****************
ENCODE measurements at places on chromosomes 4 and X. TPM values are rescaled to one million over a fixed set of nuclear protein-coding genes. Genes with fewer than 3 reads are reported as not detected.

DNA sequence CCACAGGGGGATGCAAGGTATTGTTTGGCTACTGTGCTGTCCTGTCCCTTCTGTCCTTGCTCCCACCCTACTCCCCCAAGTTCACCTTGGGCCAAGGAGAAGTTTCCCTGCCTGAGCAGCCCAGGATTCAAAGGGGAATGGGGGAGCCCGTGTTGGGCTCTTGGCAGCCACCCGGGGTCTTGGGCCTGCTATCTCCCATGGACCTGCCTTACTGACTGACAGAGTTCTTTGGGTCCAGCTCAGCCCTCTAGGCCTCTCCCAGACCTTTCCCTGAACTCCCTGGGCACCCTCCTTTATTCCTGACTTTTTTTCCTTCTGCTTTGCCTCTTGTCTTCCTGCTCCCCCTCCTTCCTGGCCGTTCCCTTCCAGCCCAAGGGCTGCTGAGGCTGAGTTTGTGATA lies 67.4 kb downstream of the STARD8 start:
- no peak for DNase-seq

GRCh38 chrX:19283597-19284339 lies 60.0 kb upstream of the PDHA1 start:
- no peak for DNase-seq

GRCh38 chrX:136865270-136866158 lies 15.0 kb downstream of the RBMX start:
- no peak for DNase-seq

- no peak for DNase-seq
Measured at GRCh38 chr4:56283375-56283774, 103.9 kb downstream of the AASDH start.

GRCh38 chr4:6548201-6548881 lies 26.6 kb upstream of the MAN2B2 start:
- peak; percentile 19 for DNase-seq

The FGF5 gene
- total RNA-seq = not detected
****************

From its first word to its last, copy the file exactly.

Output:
ENCODE measurements at places on chromosomes 4 and X. TPM values are rescaled to one million over a fixed set of nuclear protein-coding genes. Genes with fewer than 3 reads are reported as not detected.

DNA sequence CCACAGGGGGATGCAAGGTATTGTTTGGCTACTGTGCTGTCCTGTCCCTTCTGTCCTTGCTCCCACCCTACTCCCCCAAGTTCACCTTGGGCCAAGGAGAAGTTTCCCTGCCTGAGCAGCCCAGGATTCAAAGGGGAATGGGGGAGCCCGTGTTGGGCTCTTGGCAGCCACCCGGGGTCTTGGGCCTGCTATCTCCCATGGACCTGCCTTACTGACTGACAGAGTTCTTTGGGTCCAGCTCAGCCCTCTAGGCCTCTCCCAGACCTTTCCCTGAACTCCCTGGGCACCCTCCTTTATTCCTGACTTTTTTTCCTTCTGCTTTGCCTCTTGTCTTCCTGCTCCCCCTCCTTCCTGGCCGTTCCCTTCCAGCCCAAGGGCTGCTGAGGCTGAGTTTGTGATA lies 67.4 kb downstream of the STARD8 start:
- no peak for DNase-seq

GRCh38 chrX:19283597-19284339 lies 60.0 kb upstream of the PDHA1 start:
- no peak for DNase-seq

GRCh38 chrX:136865270-136866158 lies 15.0 kb downstream of the RBMX start:
- no peak for DNase-seq

- no peak for DNase-seq
Measured at GRCh38 chr4:56283375-56283774, 103.9 kb downstream of the AASDH start.

GRCh38 chr4:6548201-6548881 lies 26.6 kb upstream of the MAN2B2 start:
- peak; percentile 19 for DNase-seq

The FGF5 gene
- total RNA-seq = not detected